Birmingham University has dropped courses in history and heritage while retaining a golf management degree in the same faculty, raising fears that commercial goals are eroding higher education's role as a public good, writes Phil Baty.
A paper agreed by Birmingham's governing senate last month says that the School of Education will drop a degree in history, heritage and education as a result of low student demand. An MA in applied community studies and a diploma in higher education in community play and youth studies will also be dropped.
A spokeswoman for the Birmingham University and College Union branch said it was "dismayed" at the plans. She said the dropped courses promoted social inclusion in terms of the students they attracted, while golf studies was "not at all inclusive but, of course, likely to be lucrative".
A review of the school by the university's "change management team" found that the history and heritage degree took in only six students this year.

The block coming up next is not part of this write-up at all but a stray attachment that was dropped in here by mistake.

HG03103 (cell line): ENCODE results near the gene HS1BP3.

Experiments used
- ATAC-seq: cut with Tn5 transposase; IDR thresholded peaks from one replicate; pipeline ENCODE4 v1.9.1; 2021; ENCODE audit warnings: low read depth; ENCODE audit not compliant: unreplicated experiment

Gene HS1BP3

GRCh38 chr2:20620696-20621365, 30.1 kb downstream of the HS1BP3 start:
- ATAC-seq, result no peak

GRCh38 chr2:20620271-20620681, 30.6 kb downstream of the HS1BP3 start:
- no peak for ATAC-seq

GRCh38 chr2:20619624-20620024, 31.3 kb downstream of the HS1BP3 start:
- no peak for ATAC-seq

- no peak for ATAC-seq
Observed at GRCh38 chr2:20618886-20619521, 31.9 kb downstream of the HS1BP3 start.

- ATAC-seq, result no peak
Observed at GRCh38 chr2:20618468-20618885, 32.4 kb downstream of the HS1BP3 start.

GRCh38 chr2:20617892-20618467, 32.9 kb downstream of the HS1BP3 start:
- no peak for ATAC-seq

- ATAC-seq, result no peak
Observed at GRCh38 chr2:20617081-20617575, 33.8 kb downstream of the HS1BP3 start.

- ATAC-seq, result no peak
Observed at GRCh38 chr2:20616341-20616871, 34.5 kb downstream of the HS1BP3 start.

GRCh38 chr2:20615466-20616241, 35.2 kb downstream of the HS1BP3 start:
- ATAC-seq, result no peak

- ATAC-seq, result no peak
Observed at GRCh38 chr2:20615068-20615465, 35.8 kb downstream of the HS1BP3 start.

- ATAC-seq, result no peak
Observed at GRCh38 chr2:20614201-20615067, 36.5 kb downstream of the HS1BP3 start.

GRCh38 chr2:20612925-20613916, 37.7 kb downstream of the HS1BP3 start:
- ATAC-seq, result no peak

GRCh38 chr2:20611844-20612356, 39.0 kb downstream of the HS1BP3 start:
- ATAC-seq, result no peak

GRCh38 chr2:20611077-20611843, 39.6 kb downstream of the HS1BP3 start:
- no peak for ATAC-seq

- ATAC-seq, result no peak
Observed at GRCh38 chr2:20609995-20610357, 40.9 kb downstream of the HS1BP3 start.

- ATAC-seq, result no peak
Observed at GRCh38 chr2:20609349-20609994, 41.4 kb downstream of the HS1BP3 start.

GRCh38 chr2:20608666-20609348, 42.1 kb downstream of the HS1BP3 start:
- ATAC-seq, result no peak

Its target is ten. The golf management course took in 23 students. Its target is 25.
An earlier review of provision in community play and youth led to the decision to withdraw a BPhil in the subject. It also reported that "staff associated with this area are not making a major contribution to the research agenda of the school".
Birmingham said: "This decision was made following an extensive review by the School of Education of its academic provision."
It added that a commitment to the study of sport was part of its wider strategy.